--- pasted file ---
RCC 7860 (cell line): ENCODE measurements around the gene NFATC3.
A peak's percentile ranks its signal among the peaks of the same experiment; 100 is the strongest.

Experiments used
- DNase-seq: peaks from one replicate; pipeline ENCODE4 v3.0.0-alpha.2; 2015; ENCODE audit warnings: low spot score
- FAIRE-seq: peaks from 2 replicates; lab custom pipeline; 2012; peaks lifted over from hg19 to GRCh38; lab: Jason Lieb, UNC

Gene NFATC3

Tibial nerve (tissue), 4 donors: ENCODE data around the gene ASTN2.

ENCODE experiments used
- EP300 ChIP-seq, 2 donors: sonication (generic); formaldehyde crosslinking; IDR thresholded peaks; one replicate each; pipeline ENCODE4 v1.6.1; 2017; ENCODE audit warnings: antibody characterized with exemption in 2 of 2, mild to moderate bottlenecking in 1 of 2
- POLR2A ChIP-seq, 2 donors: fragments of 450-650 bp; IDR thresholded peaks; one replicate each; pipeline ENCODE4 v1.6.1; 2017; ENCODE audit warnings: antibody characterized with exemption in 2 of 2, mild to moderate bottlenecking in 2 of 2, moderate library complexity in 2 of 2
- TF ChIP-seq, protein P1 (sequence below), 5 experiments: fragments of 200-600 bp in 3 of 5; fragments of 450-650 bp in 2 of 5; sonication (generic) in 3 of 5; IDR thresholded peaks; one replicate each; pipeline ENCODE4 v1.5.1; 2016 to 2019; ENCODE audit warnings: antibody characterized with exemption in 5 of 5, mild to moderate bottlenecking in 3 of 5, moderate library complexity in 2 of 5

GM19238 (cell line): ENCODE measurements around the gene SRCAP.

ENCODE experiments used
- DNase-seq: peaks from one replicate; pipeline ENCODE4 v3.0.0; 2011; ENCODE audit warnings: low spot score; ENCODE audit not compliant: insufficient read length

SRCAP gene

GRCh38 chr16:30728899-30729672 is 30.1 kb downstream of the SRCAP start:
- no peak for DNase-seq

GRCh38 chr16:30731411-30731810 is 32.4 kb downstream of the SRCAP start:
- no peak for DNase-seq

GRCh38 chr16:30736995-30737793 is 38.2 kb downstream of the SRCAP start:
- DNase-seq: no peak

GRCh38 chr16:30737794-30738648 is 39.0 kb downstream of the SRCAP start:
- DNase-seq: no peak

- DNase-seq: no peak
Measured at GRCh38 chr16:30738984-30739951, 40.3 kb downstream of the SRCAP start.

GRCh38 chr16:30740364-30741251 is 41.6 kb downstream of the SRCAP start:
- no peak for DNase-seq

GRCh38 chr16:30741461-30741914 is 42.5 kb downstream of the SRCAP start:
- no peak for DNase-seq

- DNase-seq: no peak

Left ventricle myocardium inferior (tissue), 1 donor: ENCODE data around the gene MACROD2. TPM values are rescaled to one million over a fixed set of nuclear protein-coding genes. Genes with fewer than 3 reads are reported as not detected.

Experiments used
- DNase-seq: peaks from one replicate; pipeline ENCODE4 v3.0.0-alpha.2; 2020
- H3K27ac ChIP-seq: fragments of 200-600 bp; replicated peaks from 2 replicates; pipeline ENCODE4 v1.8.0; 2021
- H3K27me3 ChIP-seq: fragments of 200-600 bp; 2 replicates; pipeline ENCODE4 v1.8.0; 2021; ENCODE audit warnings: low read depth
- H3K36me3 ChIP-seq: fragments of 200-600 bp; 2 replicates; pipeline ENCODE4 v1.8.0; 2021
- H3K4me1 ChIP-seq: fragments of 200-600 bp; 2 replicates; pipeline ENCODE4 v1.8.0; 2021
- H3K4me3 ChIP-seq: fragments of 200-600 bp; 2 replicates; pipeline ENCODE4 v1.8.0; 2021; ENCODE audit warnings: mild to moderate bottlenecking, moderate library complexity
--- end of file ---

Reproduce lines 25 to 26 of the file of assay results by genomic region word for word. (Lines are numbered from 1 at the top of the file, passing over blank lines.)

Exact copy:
Measured at GRCh38 chr16:30738984-30739951, 40.3 kb downstream of the SRCAP start.

GRCh38 chr16:30740364-30741251 is 41.6 kb downstream of the SRCAP start: